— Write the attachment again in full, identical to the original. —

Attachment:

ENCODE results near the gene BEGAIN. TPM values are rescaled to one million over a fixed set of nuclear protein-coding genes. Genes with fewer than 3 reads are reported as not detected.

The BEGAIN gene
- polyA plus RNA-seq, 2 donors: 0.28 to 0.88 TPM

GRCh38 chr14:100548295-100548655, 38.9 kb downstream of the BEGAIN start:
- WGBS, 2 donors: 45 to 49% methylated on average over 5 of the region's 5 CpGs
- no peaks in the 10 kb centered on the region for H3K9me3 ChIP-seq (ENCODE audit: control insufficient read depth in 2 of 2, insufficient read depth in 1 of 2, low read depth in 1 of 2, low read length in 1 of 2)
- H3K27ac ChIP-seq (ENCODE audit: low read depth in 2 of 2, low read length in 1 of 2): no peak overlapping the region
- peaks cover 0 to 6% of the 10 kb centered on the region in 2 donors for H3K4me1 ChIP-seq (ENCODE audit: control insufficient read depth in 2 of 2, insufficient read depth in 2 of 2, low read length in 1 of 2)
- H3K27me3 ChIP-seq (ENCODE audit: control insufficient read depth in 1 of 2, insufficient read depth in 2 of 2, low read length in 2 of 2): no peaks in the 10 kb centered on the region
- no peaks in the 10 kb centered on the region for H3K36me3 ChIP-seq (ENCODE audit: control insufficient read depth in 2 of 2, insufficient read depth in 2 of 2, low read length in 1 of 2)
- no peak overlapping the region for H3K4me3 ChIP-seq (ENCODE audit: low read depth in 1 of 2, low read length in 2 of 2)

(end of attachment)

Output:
ENCODE results near the gene BEGAIN. TPM values are rescaled to one million over a fixed set of nuclear protein-coding genes. Genes with fewer than 3 reads are reported as not detected.

The BEGAIN gene
- polyA plus RNA-seq, 2 donors: 0.28 to 0.88 TPM

GRCh38 chr14:100548295-100548655, 38.9 kb downstream of the BEGAIN start:
- WGBS, 2 donors: 45 to 49% methylated on average over 5 of the region's 5 CpGs
- no peaks in the 10 kb centered on the region for H3K9me3 ChIP-seq (ENCODE audit: control insufficient read depth in 2 of 2, insufficient read depth in 1 of 2, low read depth in 1 of 2, low read length in 1 of 2)
- H3K27ac ChIP-seq (ENCODE audit: low read depth in 2 of 2, low read length in 1 of 2): no peak overlapping the region
- peaks cover 0 to 6% of the 10 kb centered on the region in 2 donors for H3K4me1 ChIP-seq (ENCODE audit: control insufficient read depth in 2 of 2, insufficient read depth in 2 of 2, low read length in 1 of 2)
- H3K27me3 ChIP-seq (ENCODE audit: control insufficient read depth in 1 of 2, insufficient read depth in 2 of 2, low read length in 2 of 2): no peaks in the 10 kb centered on the region
- no peaks in the 10 kb centered on the region for H3K36me3 ChIP-seq (ENCODE audit: control insufficient read depth in 2 of 2, insufficient read depth in 2 of 2, low read length in 1 of 2)
- no peak overlapping the region for H3K4me3 ChIP-seq (ENCODE audit: low read depth in 1 of 2, low read length in 2 of 2)